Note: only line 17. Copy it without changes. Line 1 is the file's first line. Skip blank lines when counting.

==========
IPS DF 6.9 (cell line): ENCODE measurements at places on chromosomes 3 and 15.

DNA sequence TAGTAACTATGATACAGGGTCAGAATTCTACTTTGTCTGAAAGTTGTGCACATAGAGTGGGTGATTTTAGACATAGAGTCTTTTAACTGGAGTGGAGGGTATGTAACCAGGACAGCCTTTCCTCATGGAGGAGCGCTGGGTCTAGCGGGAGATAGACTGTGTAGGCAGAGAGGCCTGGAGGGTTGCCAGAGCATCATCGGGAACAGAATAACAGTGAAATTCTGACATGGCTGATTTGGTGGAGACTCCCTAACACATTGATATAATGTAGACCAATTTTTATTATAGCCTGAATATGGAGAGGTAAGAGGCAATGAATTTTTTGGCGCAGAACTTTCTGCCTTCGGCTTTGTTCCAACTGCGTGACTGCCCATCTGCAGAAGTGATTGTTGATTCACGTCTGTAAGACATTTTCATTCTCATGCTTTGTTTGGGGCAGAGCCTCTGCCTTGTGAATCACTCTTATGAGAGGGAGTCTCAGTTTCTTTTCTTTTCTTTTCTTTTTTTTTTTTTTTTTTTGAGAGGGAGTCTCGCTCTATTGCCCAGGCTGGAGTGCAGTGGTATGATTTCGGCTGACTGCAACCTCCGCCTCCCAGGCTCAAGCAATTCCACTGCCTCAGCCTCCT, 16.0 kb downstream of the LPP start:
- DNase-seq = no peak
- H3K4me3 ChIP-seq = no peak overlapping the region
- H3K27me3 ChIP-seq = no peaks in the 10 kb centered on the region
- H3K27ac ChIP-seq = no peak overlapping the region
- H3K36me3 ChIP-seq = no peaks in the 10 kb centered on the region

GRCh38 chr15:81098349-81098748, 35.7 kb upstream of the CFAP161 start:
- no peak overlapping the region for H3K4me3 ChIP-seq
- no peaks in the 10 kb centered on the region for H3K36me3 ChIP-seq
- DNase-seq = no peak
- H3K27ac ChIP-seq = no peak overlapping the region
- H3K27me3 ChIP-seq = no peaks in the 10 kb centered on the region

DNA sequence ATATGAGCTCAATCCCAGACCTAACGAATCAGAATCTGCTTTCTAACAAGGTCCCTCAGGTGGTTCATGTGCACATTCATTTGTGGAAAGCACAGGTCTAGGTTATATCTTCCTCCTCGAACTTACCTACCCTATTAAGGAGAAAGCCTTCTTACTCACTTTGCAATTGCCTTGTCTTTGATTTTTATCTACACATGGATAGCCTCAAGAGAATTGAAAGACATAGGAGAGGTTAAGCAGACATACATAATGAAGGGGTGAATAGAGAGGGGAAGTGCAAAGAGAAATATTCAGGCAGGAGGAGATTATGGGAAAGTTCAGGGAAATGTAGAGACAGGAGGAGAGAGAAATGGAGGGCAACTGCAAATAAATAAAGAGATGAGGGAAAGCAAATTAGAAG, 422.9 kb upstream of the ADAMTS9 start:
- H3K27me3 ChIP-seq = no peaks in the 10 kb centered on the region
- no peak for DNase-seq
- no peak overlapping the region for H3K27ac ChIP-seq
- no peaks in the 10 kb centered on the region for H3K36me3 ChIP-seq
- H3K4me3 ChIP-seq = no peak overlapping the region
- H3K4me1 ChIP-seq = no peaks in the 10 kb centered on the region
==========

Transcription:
- no peak overlapping the region for H3K27ac ChIP-seq